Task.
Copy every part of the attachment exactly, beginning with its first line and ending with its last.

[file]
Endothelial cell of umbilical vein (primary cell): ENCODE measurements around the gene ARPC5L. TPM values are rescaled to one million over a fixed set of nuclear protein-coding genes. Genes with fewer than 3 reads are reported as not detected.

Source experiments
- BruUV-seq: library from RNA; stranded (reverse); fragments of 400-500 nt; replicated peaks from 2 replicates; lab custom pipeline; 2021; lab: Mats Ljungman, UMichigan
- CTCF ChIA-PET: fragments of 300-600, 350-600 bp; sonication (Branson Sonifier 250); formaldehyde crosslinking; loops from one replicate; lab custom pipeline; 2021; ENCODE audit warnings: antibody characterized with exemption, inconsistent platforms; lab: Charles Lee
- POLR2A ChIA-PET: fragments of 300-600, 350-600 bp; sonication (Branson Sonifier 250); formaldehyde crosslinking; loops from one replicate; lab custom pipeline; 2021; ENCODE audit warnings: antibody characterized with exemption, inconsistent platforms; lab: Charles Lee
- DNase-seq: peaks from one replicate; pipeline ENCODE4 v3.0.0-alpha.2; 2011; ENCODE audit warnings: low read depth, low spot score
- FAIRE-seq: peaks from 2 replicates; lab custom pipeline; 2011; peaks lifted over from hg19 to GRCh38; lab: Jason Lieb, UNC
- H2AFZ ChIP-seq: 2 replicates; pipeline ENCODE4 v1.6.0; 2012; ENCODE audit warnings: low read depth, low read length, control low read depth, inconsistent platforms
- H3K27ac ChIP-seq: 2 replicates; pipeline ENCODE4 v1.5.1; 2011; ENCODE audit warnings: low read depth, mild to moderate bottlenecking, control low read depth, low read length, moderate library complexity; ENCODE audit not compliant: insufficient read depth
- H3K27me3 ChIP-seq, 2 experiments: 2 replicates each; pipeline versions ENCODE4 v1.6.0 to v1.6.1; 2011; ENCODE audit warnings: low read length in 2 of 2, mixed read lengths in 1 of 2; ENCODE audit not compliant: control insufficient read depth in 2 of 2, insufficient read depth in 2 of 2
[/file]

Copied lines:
Endothelial cell of umbilical vein (primary cell): ENCODE measurements around the gene ARPC5L. TPM values are rescaled to one million over a fixed set of nuclear protein-coding genes. Genes with fewer than 3 reads are reported as not detected.

Source experiments
- BruUV-seq: library from RNA; stranded (reverse); fragments of 400-500 nt; replicated peaks from 2 replicates; lab custom pipeline; 2021; lab: Mats Ljungman, UMichigan
- CTCF ChIA-PET: fragments of 300-600, 350-600 bp; sonication (Branson Sonifier 250); formaldehyde crosslinking; loops from one replicate; lab custom pipeline; 2021; ENCODE audit warnings: antibody characterized with exemption, inconsistent platforms; lab: Charles Lee
- POLR2A ChIA-PET: fragments of 300-600, 350-600 bp; sonication (Branson Sonifier 250); formaldehyde crosslinking; loops from one replicate; lab custom pipeline; 2021; ENCODE audit warnings: antibody characterized with exemption, inconsistent platforms; lab: Charles Lee
- DNase-seq: peaks from one replicate; pipeline ENCODE4 v3.0.0-alpha.2; 2011; ENCODE audit warnings: low read depth, low spot score
- FAIRE-seq: peaks from 2 replicates; lab custom pipeline; 2011; peaks lifted over from hg19 to GRCh38; lab: Jason Lieb, UNC
- H2AFZ ChIP-seq: 2 replicates; pipeline ENCODE4 v1.6.0; 2012; ENCODE audit warnings: low read depth, low read length, control low read depth, inconsistent platforms
- H3K27ac ChIP-seq: 2 replicates; pipeline ENCODE4 v1.5.1; 2011; ENCODE audit warnings: low read depth, mild to moderate bottlenecking, control low read depth, low read length, moderate library complexity; ENCODE audit not compliant: insufficient read depth
- H3K27me3 ChIP-seq, 2 experiments: 2 replicates each; pipeline versions ENCODE4 v1.6.0 to v1.6.1; 2011; ENCODE audit warnings: low read length in 2 of 2, mixed read lengths in 1 of 2; ENCODE audit not compliant: control insufficient read depth in 2 of 2, insufficient read depth in 2 of 2